(Warner, 2006) D: Martin Scorsese, w/ Matt Damon, Leonardo DiCaprio, Jack Nicholson and Mark Wahlberg. Rating: NNNNN
The Infernal Affairs Trilogy
(Dragon Dynasty/Alliance Atlantis, 2002-03) D: Andrew Law, Alan Mak, w/ Andy Lau, Tony Leung Chiu-Wai, Anthony Wong and Eric Tsang. Rating: NNNN
The extras on the departed dvd downplay as much as possible that it's a remake, choosing to emphasize how scenarist William Monahan drew on the history of organized crime in Boston to develop the screenplay.
However, if you watch The Departed side by side with Infernal Affairs, it's amazing how straight the remake is and how many bits and scenes are transferred almost directly from the Hong Kong film to Martin Scorsese's the bit with the cast, the theatre meeting, the rooftop confrontation, the apartment move-in, all the cellphone business, the two underhoods' discussion of how to spot a cop you could spend a few hundred words listing the parallels.
Which doesn't take anything from Scorsese's achievement; I'll just refer people back to my original online review (www.nowtoronto.com/issues/2006-10-05/movie_reviews4.php). I'll stand by that, with one change The Departed is actually more violent than Infernal Affairs.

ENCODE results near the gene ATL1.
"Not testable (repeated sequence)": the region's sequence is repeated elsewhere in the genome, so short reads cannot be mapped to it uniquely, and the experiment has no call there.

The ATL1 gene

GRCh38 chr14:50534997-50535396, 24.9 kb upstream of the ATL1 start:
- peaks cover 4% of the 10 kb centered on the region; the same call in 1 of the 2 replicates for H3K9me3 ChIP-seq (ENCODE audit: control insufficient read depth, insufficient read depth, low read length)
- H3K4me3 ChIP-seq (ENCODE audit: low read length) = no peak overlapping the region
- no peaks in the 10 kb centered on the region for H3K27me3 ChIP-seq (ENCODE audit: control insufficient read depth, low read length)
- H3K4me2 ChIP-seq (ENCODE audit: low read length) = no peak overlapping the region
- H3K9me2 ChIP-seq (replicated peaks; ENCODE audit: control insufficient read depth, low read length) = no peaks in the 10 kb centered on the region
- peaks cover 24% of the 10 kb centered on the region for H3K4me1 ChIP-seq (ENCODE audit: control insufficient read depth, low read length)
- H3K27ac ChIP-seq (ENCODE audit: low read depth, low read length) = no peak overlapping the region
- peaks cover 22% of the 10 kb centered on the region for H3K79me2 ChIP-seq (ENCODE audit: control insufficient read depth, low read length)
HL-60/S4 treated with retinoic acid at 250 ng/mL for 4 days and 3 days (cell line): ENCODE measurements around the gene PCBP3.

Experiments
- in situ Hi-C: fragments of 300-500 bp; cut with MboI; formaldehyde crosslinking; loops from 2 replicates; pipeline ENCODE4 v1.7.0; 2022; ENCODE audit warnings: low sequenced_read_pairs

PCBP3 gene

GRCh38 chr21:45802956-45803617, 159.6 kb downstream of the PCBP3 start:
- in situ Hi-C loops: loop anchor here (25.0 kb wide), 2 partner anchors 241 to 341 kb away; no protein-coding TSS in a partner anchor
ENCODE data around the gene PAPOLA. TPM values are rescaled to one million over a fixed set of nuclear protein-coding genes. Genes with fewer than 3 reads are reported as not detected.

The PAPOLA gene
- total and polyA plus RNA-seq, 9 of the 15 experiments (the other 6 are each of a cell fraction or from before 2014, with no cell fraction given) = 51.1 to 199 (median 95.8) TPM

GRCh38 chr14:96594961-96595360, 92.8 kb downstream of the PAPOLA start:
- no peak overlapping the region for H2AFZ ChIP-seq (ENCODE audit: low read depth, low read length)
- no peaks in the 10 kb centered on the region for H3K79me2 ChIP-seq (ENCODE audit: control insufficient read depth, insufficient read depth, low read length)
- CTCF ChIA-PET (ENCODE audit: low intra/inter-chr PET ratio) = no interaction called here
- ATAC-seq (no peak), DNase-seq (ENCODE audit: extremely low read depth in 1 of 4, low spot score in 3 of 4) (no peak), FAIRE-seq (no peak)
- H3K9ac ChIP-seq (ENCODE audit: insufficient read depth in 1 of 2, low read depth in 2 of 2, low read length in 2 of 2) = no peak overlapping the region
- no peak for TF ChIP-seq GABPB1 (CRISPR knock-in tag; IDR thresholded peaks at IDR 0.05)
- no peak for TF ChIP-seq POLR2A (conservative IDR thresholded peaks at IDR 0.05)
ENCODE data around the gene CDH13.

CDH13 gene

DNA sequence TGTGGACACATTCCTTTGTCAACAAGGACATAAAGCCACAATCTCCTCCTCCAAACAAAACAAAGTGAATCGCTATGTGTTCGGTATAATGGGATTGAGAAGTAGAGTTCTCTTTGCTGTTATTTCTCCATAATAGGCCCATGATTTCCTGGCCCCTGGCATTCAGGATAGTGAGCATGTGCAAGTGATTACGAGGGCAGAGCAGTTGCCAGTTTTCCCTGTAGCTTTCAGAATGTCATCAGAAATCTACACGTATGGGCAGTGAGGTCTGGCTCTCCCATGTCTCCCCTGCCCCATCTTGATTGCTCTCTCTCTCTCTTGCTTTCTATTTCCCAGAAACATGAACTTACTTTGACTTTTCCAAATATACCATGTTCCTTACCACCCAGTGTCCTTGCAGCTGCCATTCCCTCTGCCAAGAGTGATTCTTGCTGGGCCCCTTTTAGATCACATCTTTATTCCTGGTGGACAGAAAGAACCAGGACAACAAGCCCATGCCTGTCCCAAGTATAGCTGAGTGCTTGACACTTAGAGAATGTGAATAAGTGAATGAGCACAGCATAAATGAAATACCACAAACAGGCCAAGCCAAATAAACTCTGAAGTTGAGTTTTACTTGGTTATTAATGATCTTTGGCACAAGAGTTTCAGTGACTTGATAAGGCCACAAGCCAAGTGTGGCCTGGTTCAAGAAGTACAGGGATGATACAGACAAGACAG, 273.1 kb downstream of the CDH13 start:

Infernal Affairs' grand advantage is that Hong Kong filmmakers don't tend to worry about loading up backstory. Instead of attempting to explain all the characters' background loyalties, they just set it up and go. That's one of the reasons that Infernal Affairs is 50 minutes shorter than its remake.
The cast does a great job. Andy Lau and Tony Leung were born for these parts (Matt Damon's and Leonardo DiCaprio's roles, respectively).
The problem is with the rest of the package. Anything that's a hit in Hong Kong automatically means sequels. A couple of principal characters from the first film are no longer with us, so the filmmakers have to stretch. Infernal Affairs 2 is a pretty good prequel, but the almost incoherent Infernal Affairs 3 has a scrambled time scheme to allow flashbacks to bring back the dead. And events from the first film are shown in ways that contradict the original.
Infernal Affairs is a classic Hong Kong crime film, and this is the best version now on the market. This issue is only available in the box set. You can get the sequels separately, though it's hard to imagine why anyone would.
Dragon Dynasty is the Weinstein Company's Asian label, in cooperation with Quentin Tarantino, and it'll be devoted essentially to repairing the buggery the Weinsteins perpetrated on a lot of Jackie Chan and Jet Li titles when they had them at Miramax/Dimension: recut versions, English dubs only, original music tracks jettisoned.
So now that everyone has gone offshore or bootleg to get proper versions of Police Story 3 and Tai Chi Master, the Weinsteins want to sell us good ones?
EXTRAS The Departed: No Scorsese commentary, but a feature-length interview from TCM covers Scorsese's career up to The Departed; making-of featurettes; theatrical trailer; deleted scenes with director intros. English, French, Spanish audio and subtitles.